Kentucky plumber adds septic services and develops a new customer base while learning the ins and outs of business management.
Boyce Elza’s experience as a plumber and business owner goes back to 1994. His most recent venture, Busy Bee Plumbing, opened in 2008 in London, Kentucky. In 2012, he acquired a septic service business, allowing him to provide a more complete line of services.
With an engineering degree, and former business interests that include new construction, Boyce is realizing his ambition to build the business while encountering the many challenges that face the industry today.
Q: What do you consider to be the No. 1 challenge for plumbers?
BOYCE: We plumbers are trained to fix things. Even with an engineering degree, we are not taught how to do the best business practices. We’re not trained how to make business plans or how to do market research. When you talk business to most plumbers, their eyes glaze over and we get lost in our own world and do not hear what is being said. Plumbers need a good business coach.
Q: What have you learned from your various business ventures over the years?
BOYCE: Not to get so much overhead that you cannot handle it. The biggest challenge is watching the money coming in and going out. Another is not getting the regular paycheck as when you work for somebody else.
We at Busy Bee want to pay cash for what we buy. We started this company with one old plumbing truck that we paid cash for. When we bought the septic business we got the pumper truck and the telephone list. It was not a big dollar investment. We’ve had that telephone number since we bought the company and we still get telephone calls from that.
Q: Did including the septic business provide a needed service for your customers?
BOYCE: Sometimes we would get to a house where they had stopped-up lines going to the septic tank. The whole house was backed up and we used to call the septic people to come. When that company was looking to sell, it was a good match for us and a good acquisition for us.
Q: Tell us about the area you serve. Are you near a metropolitan area?
BOYCE: We don’t go much into metropolitan areas. Lexington is about 70 miles north and Knoxville is about 70 miles south. We mostly serve the small towns but we’ll go about a 100-mile radius.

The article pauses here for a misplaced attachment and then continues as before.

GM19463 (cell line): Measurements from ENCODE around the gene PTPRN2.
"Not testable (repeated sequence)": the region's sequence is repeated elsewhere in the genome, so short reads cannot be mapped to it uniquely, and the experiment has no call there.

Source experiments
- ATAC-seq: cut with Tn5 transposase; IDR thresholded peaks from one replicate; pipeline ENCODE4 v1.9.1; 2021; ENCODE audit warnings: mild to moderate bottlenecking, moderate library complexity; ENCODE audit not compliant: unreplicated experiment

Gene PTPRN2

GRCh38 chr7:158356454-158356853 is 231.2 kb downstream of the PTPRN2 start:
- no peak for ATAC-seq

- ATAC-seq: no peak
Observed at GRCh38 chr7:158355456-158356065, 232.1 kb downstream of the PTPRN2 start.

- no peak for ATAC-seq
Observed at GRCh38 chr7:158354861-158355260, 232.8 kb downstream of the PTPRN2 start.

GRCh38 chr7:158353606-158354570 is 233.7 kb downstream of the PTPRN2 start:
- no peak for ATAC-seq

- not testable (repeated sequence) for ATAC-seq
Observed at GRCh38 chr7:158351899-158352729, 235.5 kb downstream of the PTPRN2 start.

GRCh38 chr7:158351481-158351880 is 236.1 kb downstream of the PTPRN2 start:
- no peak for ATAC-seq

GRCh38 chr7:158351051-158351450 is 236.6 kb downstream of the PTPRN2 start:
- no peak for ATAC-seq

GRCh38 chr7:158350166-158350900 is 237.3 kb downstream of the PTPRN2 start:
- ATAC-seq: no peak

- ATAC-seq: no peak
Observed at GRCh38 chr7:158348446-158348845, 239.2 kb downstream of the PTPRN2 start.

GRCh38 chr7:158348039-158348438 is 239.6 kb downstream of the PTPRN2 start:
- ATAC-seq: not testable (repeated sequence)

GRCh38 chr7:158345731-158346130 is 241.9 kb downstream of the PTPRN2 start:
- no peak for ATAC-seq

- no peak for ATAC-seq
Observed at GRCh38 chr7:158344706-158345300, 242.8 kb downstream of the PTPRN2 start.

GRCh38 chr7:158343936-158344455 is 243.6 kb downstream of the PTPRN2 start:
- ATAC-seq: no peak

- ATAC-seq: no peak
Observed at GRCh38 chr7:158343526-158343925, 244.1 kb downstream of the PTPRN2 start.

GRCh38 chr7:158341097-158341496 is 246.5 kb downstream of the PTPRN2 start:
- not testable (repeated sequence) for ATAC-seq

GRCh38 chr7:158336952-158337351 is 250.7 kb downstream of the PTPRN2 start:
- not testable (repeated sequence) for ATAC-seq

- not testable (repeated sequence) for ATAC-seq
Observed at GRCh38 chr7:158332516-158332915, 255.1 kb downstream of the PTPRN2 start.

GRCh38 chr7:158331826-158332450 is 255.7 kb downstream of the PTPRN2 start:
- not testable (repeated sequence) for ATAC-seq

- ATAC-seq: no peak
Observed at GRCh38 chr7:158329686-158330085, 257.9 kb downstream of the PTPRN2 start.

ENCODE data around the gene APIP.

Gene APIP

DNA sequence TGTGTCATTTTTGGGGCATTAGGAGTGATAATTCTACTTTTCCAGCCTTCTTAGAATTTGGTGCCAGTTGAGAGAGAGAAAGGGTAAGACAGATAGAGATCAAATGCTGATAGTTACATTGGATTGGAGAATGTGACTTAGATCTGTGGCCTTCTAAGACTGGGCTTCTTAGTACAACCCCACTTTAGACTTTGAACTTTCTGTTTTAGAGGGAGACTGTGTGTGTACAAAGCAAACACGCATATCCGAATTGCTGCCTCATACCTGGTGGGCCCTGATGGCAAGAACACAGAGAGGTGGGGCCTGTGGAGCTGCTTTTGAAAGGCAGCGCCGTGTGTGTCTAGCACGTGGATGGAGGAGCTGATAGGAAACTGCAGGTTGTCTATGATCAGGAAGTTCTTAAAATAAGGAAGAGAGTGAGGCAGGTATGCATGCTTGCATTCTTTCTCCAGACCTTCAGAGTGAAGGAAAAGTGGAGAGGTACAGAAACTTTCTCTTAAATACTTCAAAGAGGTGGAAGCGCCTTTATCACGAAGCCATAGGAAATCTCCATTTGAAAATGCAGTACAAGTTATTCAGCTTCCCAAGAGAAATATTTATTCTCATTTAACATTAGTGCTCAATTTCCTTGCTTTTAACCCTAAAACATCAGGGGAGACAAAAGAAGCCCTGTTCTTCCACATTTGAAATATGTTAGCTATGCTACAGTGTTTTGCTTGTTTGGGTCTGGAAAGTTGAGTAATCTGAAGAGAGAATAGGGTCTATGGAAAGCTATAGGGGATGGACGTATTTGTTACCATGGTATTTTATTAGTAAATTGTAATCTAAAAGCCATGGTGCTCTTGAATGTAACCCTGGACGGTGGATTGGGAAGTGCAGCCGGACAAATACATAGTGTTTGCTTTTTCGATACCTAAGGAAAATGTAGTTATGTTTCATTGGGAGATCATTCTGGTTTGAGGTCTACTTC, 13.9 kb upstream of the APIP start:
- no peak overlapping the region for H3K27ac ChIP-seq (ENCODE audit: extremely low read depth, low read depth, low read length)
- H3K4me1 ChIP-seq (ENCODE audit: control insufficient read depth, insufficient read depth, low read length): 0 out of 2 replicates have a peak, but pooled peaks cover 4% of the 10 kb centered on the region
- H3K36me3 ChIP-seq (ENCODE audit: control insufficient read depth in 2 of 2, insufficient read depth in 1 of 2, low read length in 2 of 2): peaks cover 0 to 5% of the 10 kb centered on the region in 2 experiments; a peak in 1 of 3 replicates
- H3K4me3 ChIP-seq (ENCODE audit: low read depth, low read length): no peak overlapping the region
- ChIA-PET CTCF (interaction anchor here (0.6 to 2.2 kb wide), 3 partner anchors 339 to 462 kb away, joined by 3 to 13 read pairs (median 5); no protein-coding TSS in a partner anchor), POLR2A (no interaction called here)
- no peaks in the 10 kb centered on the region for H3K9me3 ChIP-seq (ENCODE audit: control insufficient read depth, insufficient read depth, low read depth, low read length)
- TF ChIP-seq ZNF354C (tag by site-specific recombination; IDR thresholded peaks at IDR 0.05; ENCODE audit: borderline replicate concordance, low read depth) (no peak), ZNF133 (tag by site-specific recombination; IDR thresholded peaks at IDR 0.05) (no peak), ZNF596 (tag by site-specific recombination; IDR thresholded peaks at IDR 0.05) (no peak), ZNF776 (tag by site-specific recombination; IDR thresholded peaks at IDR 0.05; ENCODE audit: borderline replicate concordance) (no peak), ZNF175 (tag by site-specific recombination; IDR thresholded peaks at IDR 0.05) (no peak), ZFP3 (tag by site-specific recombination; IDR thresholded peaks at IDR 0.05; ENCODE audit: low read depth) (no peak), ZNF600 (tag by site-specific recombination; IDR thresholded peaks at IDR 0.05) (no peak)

Q: How is the company doing right now?
BOYCE: I figure we are in the middle of growing pains right now. In 2016, I was doing all the work except driving the septic truck. I was killing myself. Now I have a journeyman plumber and one technician who runs the septic truck.
Now I can spend time figuring out how the business will grow and if we should go into the lining business. We do about 70 percent work in plumbing and 30 percent in septic.
Q: Your family works in the office?
BOYCE: My wife, Tammy, runs the office and my daughter, Lindsey, takes care of our website and social media, and my brother, Stanley, is our bookkeeper.
Q: Was having both residential and commercial clients something you planned when you started Busy Bee Plumbing?
BOYCE: We do about 50 percent commercial and 50 percent residential. It was not something we planned. It works out that you find yourself available to do the jobs that come in.
For commercial customers we do a lot of drain cleaning, especially for restaurants and for property management firms. We take care of Walmart and Big Lots, overseeing all their mechanical needs.
Q: What is your policy on buying equipment?
BOYCE: We have had the policy to pay cash for equipment and not to buy new equipment. I have a Mongoose trailer jetter that I found in a junkyard. I needed a jetter and we use it quite a bit. I couldn’t afford to buy a new one.
Last spring I got a little foolish and bought a Dodge ProMaster. We’ve always paid cash. Now I have a payment and I don’t know if I like that. But I love that vehicle. I can stand up inside and have plenty of room and it is air-conditioned. I don’t have to worry about it breaking down.
At the same time, we have a 2004 Chevrolet 3500 van that we use. It has 250,000 miles and still works for us.
Q: You have the store while many in your area work out of their truck. Why was it important for you to establish your business this way?
BOYCE: Because I wanted to build something that I could sell or pass on to my daughter. That is my ambition. We are on a main drag, and we are highly visible.